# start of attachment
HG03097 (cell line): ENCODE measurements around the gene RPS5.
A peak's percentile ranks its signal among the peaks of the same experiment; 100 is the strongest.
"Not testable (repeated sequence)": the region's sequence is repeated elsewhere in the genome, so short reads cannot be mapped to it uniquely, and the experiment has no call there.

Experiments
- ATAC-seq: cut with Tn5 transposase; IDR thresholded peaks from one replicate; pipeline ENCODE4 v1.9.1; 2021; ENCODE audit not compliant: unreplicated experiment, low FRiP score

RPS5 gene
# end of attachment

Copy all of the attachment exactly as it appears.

HG03097 (cell line): ENCODE measurements around the gene RPS5.
A peak's percentile ranks its signal among the peaks of the same experiment; 100 is the strongest.
"Not testable (repeated sequence)": the region's sequence is repeated elsewhere in the genome, so short reads cannot be mapped to it uniquely, and the experiment has no call there.

Experiments
- ATAC-seq: cut with Tn5 transposase; IDR thresholded peaks from one replicate; pipeline ENCODE4 v1.9.1; 2021; ENCODE audit not compliant: unreplicated experiment, low FRiP score

RPS5 gene